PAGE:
Roughly two hundred kufeya-clad activists, passionately waving Palestinian flags and carrying signs bearing anti-Israeli slogans alongside portraits of late Egyptian President Gamal Abdel Nasser, demonstrated outside the Egyptian Journalists Syndicate’s headquarters in downtown Cairo on Saturday to mark their opposition to the Camp David Peace Treaty, signed by Egypt and Israel exactly 31 years earlier.
The protest, organized by the syndicate’s Arab Committee, brought together activists from pro-Palestinian movements, anti-Camp David campaigns and groups opposed to "normalizing" the Egypt-Israel relationship. Protesters called for the annulment of the 1978 treaty and the severance of all ties between the two neighbors.
"Down with Mubarak!" they shouted angrily, as a couple dozen internal security police looked on. Several young demonstrators stomped on a hand-drawn Israeli flag before setting it ablaze.
"Camp David destroyed Egypt," said protest organizer Mohamed Waked of the Center for Socialist Studies, one of several groups to endorse the demonstration. "Egypt has been colonized and in a state of slavery since the peace treaty was signed. We don’t have sovereignty over half of the Sinai Penisula," he added.
Waked went on to say the contentious peace deal had been "politically disastrous" for Egypt, describing it as a "one-sided" agreement by which Egypt ultimately forfeited its national sovereignty.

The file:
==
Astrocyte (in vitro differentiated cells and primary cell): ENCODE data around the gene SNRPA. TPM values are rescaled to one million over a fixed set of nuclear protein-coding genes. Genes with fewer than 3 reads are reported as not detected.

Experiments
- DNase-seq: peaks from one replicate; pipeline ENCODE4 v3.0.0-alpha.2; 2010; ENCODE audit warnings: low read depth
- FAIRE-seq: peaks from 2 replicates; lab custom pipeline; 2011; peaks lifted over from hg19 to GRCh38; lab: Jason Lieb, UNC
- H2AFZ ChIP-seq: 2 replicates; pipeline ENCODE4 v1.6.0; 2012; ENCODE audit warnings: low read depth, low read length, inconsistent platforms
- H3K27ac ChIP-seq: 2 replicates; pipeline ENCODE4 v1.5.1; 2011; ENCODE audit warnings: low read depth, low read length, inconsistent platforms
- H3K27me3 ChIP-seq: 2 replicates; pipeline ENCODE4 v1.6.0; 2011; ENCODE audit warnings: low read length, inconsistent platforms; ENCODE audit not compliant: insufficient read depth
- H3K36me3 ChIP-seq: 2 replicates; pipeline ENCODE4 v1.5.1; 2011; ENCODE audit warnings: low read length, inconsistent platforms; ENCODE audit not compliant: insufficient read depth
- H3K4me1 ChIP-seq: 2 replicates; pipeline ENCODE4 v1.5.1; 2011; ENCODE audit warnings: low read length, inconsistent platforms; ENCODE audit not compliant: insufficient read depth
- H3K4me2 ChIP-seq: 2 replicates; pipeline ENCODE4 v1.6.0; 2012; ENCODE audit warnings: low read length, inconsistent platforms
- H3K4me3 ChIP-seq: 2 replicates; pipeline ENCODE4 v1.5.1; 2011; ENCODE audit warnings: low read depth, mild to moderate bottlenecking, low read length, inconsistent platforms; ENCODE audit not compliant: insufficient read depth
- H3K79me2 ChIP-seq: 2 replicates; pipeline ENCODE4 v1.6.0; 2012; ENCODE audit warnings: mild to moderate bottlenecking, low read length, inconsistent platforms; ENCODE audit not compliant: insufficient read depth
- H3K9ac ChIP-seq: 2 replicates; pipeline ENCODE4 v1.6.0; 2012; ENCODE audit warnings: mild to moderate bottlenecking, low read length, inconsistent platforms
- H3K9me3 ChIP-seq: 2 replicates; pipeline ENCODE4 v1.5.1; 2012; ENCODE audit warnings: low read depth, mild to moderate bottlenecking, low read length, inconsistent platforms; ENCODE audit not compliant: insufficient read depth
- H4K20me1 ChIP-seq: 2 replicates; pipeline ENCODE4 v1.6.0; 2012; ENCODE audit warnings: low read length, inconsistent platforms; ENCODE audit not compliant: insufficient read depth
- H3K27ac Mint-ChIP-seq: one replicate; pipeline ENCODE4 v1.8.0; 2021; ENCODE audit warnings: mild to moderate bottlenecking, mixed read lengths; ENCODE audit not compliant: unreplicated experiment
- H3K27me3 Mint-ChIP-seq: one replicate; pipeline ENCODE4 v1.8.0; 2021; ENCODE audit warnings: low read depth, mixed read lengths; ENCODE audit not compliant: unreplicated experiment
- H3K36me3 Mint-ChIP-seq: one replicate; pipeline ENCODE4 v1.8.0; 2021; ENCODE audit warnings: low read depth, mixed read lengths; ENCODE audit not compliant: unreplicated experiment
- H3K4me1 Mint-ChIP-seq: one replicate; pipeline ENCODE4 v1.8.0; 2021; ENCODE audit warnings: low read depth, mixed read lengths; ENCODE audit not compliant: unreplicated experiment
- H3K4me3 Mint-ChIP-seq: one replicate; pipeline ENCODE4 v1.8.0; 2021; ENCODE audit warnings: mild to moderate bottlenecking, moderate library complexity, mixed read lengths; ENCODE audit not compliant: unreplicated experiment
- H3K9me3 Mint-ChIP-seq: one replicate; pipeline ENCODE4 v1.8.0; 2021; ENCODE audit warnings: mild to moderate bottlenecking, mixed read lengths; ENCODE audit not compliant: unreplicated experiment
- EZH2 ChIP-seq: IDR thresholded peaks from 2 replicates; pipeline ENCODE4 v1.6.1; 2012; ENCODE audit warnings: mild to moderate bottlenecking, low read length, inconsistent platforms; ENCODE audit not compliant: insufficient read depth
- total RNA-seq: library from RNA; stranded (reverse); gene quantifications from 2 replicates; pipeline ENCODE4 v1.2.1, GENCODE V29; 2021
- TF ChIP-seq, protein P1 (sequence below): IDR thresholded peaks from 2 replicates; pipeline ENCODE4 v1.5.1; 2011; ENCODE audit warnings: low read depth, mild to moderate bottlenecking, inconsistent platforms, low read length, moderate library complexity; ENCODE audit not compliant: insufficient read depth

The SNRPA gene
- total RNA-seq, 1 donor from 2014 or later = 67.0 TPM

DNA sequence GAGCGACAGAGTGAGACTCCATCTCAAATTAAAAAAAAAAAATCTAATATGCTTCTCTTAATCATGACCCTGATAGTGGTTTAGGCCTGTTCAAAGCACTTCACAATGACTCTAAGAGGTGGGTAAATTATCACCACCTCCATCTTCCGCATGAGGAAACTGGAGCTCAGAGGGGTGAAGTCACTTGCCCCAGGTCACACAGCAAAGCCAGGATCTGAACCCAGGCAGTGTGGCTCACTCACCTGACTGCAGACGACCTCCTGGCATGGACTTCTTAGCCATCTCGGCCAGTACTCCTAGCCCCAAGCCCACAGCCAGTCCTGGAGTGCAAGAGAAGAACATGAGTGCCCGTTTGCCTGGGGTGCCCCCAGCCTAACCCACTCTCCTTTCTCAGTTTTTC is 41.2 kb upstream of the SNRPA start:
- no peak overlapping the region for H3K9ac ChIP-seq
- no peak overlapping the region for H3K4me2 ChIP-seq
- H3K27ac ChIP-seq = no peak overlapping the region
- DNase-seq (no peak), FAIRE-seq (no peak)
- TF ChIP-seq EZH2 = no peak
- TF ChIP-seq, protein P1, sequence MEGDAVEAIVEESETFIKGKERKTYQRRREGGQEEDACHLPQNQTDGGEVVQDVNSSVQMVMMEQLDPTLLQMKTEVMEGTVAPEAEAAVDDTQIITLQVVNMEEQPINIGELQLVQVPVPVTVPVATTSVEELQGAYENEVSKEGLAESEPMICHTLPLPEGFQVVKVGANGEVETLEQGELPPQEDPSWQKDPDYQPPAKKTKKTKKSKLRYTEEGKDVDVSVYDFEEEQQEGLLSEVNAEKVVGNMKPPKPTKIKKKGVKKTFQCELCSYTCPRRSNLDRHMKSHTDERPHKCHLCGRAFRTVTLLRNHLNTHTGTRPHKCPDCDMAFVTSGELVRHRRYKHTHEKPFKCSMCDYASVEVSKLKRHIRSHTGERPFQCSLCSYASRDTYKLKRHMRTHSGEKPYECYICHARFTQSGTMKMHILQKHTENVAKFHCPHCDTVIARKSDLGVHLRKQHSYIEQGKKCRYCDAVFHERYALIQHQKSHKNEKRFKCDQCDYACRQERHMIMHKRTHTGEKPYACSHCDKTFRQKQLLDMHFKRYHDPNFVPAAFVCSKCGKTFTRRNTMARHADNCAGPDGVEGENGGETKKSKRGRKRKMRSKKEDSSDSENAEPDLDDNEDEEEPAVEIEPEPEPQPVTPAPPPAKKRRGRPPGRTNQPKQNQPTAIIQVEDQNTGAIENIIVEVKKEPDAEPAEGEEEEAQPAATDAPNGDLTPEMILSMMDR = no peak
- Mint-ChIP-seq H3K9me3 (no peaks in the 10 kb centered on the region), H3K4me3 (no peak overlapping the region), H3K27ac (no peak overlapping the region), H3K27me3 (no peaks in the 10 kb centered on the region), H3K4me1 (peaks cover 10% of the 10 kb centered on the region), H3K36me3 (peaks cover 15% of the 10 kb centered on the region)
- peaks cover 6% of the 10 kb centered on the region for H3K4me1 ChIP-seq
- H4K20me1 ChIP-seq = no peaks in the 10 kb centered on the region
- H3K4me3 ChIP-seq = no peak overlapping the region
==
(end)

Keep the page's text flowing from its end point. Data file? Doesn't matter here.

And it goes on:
Abdel Aziz el-Husseini, coordinator for the popular Egyptian Committee for Boycotting Israel, agreed that the treaty had amounted to political suicide for Egypt.
"Ever since Camp David, the US has interfered in and controlled all aspects of Egyptian life," he said. "The US is making all political decisions for Egypt–not just in terms of foreign policy, but even in terms of domestic issues."
The Camp David Treaty led to the Egypt-Israel Peace Treaty one year later, which made Egypt the first Arab state to recognize and make peace with Israel. Egypt was joined by Jordan 15 years later, when the Hashemite kingdom signed its own peace deal with Israel in 1994.
Some Arab countries, such as Morocco and Qatar, both maintain limited relationships with the self-proclaimed Jewish state. Notably, on 20 March, Mauritania’s foreign minister announced that the Islamic nation was completely and definitively severing all diplomatic relations with Tel Aviv.
According to Waked, the state of peace enjoyed by Egypt since the signing of the accords has come at the expense of national integrity. "This treaty served to rob us of our dignity," he said. "What did we get in return? A question mark. Egyptians aren’t dying, but they’re not living in dignity."
After Israel, Egypt represents the second largest recipient of US foreign aid, having received roughly $13 billion in military grants between 1995 and 2005. These funds, critics argue, which were entirely conditional on Egypt never using its weaponry against Israel, served to cement an otherwise unfavorable agreement.
Waked noted that the vast majority of participants in Saturday’s protest were Egyptian, with most Palestinians staying away from the event for fear of being deported by authorities.